The world is telling us to live for our enjoyment. I know someone who was having relationship problems with his spouse. He went to someone who professed to be a psychologist and got this advice: Find somebody younger, add freshness to your personal life. Distance yourself from your wife, and she will want you back. Your family will stay together! Forget the soul-searching, or inner change, or the need to repent and transform. There is no need for the hard work. Do it the easy way!
We must stop deluding ourselves by fantasising about some faraway pastures of heaven that we can have on this earth. No money or personal effort will take us there without God. On this earth, we all have a life that we deserve, or maybe even a better one. Yet we seek the Kingdom of God, Jerusalem in Heaven, and our journey there starts in our hearts. Let us let His spirit into them, and by doing so help our close circle and loved ones. We can share the grace of God that we have received at church today with all those who have very little and long for it. What good are all the riches of a wealthy man when there is no life in his spirit?
Living in God gives us the freedom to be ourselves. So let us throw off our masks by becoming more genuine and sincere. Let us stop hiding behind our masks to own up to our transgressions and recognise our need for transformation. We need fresh air. We need prayer, God’s word and His blessing. These are the only remedies for the weaknesses of our spirit that are more destructive than the pandemic.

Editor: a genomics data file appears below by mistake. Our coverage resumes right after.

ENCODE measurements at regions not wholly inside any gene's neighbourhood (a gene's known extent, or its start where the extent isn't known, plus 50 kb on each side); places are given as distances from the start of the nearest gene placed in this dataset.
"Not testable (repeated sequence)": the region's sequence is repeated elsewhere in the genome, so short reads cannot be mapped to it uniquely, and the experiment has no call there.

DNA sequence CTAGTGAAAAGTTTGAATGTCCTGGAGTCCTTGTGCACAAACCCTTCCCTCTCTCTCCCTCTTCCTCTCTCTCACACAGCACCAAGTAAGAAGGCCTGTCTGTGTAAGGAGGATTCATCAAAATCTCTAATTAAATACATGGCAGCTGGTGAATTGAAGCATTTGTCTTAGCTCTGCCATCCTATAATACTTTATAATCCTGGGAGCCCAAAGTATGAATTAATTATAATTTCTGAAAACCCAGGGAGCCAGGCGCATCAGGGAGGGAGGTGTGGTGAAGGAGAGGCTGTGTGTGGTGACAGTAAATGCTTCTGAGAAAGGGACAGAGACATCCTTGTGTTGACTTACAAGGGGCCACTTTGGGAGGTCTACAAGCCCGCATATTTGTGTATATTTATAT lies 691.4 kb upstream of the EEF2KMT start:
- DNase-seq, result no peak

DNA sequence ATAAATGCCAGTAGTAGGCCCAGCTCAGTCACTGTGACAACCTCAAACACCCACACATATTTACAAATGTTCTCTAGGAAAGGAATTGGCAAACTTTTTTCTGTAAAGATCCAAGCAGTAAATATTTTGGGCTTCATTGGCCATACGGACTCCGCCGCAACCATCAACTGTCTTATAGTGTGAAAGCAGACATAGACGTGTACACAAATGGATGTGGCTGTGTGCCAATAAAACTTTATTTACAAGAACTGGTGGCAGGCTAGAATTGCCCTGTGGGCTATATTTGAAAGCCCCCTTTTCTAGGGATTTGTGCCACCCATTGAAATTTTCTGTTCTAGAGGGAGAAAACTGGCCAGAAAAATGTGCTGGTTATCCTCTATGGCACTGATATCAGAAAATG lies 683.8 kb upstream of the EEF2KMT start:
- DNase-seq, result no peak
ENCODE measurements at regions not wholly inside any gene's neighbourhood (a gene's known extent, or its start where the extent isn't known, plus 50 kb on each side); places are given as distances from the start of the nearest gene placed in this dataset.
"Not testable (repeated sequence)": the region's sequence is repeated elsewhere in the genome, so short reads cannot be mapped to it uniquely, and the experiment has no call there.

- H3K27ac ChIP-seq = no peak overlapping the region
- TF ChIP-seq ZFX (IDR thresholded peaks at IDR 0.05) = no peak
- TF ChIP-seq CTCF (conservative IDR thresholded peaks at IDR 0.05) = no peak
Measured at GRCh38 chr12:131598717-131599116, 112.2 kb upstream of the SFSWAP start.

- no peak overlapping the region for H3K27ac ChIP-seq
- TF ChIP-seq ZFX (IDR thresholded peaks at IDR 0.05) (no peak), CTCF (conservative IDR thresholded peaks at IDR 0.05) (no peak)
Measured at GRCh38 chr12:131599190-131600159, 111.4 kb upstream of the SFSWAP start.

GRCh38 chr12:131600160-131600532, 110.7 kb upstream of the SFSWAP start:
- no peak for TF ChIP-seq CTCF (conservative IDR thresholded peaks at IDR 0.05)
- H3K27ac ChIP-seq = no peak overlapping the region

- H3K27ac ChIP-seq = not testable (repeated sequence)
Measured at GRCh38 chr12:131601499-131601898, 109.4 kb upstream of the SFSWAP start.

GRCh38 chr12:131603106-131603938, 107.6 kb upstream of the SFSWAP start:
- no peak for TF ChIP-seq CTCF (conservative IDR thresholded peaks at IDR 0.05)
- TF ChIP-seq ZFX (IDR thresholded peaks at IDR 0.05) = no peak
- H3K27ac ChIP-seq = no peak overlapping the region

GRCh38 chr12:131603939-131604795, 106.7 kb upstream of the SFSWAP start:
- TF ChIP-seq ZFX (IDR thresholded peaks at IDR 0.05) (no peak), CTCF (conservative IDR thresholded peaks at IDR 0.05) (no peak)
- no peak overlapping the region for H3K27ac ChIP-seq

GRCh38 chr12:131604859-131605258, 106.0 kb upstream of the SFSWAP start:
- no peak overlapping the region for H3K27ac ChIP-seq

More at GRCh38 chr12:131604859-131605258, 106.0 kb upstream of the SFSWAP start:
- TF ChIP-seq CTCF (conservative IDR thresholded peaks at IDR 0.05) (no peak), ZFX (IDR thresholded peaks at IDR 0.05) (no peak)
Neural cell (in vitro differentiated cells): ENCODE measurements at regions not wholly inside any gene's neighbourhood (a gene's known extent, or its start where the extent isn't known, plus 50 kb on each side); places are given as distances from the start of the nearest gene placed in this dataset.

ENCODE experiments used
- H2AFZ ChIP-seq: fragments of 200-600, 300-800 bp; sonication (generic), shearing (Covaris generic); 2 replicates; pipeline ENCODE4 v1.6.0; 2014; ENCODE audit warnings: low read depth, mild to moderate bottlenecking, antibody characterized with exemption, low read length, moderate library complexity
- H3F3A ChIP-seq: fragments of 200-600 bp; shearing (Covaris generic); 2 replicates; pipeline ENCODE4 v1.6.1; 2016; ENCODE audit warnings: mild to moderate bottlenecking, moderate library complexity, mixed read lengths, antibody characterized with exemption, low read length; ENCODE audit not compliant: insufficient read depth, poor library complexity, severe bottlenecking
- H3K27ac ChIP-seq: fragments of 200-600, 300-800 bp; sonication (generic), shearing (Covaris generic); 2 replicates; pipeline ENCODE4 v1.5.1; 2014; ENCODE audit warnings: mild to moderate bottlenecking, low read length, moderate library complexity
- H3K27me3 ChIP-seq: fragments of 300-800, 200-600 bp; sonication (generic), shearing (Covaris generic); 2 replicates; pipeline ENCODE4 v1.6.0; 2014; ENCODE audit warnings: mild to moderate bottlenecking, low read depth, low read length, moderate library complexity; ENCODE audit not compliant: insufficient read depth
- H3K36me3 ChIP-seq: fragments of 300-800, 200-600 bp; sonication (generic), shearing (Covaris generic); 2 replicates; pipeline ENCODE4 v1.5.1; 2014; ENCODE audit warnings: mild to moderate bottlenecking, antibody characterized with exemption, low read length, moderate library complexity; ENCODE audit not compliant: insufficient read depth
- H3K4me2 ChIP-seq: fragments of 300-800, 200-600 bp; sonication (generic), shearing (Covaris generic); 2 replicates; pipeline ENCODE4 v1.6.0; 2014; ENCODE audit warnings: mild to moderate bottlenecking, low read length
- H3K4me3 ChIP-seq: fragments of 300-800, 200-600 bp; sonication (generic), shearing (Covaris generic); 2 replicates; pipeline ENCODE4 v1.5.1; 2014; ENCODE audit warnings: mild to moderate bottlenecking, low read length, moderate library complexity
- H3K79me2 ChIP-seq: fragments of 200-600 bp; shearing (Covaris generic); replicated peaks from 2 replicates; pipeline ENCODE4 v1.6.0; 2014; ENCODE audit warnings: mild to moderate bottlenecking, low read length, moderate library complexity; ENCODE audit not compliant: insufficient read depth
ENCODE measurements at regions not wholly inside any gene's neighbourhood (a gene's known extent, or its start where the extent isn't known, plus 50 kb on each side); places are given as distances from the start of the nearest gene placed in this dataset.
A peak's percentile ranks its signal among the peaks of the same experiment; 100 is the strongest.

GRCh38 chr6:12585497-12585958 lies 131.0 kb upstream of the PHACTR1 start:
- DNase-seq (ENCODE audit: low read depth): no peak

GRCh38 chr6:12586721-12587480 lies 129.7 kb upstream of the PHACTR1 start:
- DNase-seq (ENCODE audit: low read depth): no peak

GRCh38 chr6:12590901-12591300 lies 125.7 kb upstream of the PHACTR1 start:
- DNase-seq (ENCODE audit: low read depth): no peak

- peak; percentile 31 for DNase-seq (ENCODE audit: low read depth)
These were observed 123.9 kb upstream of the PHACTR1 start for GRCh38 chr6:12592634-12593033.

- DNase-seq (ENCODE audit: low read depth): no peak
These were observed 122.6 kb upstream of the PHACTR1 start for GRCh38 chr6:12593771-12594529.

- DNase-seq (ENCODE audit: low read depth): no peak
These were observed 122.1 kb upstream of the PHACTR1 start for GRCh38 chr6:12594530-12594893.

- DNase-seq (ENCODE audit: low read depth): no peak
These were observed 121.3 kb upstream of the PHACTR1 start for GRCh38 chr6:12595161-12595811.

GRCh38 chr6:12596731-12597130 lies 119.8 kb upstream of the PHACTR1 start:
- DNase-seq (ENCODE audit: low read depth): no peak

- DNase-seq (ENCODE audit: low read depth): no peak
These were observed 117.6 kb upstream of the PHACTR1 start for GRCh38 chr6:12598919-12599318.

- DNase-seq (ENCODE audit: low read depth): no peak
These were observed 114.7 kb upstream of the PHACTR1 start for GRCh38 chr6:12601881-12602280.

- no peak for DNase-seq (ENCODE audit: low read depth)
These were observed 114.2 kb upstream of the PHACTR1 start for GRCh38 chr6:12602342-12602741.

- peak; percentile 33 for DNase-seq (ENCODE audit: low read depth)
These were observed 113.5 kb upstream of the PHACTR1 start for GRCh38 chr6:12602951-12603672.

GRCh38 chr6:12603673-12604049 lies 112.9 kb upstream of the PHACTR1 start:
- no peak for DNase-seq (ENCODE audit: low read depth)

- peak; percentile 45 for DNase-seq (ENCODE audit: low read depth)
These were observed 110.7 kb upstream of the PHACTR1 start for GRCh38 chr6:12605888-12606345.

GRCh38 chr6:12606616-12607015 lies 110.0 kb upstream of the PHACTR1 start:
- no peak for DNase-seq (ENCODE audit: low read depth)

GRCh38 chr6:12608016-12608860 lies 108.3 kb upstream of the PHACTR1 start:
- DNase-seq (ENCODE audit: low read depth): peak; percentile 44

God is patient and all-merciful. No matter how severe our weaknesses or how weak we are in the spirit, He is waiting for us to come and meet Him. So keep coming to church to seek everlasting life and to talk about it. Let us keep coming to the Cup. Let us say to Him over and over again, “I am the worst of all the sinners, and You have come to save me.” We must follow Christ, my dear brothers and sisters, and do so against all odds. Do not be afraid to challenge the wisdom and standards of this world. As the Holy fathers have said, "love God and act freely". May this straightforward advice be our guidance in life and our source of courage. In Christ, there is no woman or man, slave or free, Jew or Gentile. We are going to His kingdom, where nothing will be yours or mine, but everything will be God’s. There are still many battles to fight, but victory will be ours. The Gospel tells us, “have no fear.” May our Lord help us live this Sunday free from sin.
Christ has risen. Truly He has risen!
We have come to the Church in order to break away from the captivity, from the darkness, from the pit, and to start a new life where everything will be in God: my health issues, my salary, all relationships that I have.
At the end of the first week of Lent, all members of the Church confess and partake of the holy Sacraments of Christ. When we come to confession, we stand before God in His invisible presence. We have come to thank God, not to complain about…